Sunday, December 29, 2013

Virtual choir: auto harmonize your voice in real time with supercollider

This blog entry is about to describe an experiment I did with the real time audio synthesis and algorithmic composition programming language supercollider. Before you read on, please realize that this stuff is highly addictive.

So you've always wanted to sing in a choir, but didn't have the opportunity or courage to join one near you? Here's an easy way to turn your singing into a choir piece in real time using supercollider.

The system is based on the following example from the supercollider documentation:

    var in, amp, freq, hasFreq, out;
    in =[0,1]));
    amp =, 0.05, 0.05);
    # freq, hasFreq =, ampThreshold: 0.02, median: 7);
    //freq =, 0.05);
    out = * [0.5,1,2], 0,,0.1,0.1), amp));{
        out =, 0.040, [0.040.rand,0.040.rand], 2)

This example does something very interesting: it reads sound from your microphone using the SoundIn command, then tracks its frequency using the Pitch command and then synthesizes a new sawtooth wave at different multiples of the detected frequency. The new sawtooth wave is then sent to the speakers, allowing you to hear the sawtooth following your voice's pitch.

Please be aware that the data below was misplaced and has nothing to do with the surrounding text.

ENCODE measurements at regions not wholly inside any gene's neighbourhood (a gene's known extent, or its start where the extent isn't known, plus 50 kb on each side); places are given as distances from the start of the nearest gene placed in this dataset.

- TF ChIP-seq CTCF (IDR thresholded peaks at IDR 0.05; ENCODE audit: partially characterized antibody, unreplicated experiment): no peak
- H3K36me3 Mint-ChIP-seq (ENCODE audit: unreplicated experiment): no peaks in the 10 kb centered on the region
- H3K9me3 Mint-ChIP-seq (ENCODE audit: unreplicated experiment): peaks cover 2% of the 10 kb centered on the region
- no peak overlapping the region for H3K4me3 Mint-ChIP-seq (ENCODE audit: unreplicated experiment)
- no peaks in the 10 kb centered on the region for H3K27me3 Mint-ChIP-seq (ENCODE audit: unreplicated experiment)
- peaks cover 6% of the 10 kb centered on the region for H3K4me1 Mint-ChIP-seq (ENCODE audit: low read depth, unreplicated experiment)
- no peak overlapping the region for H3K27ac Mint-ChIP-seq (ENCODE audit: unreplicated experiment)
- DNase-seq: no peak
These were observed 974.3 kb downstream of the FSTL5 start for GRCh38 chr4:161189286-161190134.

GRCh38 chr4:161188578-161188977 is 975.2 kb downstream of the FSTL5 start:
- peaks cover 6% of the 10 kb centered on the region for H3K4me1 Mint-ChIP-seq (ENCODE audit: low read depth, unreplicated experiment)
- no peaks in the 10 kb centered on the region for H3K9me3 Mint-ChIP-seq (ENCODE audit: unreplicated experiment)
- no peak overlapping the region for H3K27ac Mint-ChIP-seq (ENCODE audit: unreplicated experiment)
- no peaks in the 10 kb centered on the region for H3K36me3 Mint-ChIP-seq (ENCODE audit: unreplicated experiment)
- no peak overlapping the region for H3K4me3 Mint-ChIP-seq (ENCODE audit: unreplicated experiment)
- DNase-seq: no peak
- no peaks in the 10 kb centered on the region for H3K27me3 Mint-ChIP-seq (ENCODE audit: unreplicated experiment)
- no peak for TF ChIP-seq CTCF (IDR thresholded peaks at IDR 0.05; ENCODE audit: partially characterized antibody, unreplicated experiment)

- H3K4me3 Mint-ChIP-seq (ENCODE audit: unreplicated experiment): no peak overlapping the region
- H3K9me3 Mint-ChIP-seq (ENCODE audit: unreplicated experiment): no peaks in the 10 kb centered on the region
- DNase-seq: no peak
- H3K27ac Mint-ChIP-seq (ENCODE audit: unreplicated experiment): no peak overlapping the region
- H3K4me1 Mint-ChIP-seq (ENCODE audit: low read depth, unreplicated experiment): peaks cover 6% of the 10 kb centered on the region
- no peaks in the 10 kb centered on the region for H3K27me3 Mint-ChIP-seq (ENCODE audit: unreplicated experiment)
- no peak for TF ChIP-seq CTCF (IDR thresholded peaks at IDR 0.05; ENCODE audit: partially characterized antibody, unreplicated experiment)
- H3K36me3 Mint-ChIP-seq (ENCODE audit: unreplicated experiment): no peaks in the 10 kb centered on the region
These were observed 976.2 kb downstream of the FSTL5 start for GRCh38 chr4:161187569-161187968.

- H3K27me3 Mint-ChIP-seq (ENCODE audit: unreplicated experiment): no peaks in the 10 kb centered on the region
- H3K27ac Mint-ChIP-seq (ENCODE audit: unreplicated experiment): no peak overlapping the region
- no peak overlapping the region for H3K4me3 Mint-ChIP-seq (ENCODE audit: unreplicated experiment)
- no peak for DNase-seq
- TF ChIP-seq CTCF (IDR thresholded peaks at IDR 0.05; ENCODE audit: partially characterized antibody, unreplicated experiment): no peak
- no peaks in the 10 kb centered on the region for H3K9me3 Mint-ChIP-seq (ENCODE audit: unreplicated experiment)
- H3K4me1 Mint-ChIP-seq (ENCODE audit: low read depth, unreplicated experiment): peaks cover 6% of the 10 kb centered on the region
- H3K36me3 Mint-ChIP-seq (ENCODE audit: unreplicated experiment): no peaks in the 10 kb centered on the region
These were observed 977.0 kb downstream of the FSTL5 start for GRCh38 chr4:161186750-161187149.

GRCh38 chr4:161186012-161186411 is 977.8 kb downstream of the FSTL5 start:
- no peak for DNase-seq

Upon hearing this, I immediately thought of harmonizing singing voice in real time, with the possibility to harmonize every note differently, so as to arrive at an (hopefully somewhat interesting) choir piece.

So I sat out to improve the example (combine it with pitch-shifting instead of synthesizing a new sawtooth wave, and add a bit of a GUI to it, to allow reconfiguring the harmonization on the fly), and came up with the following.

Please note that I'm very new to the supercollider programming language, and I'm glad for any suggestions you may have w.r.t. code style! The following code can also be cloned/forked from the github repository.


var table;
var gap = 40;
var mapped, mapped2, diffbuf, diffbuf2;
var miditoname;
var nametomidi;
var sound;
var difference, difference2;
var tf, tf2;

// define a function to convert a midi note number to a midi note name
miditoname = ({ arg note = 60, style = \American ;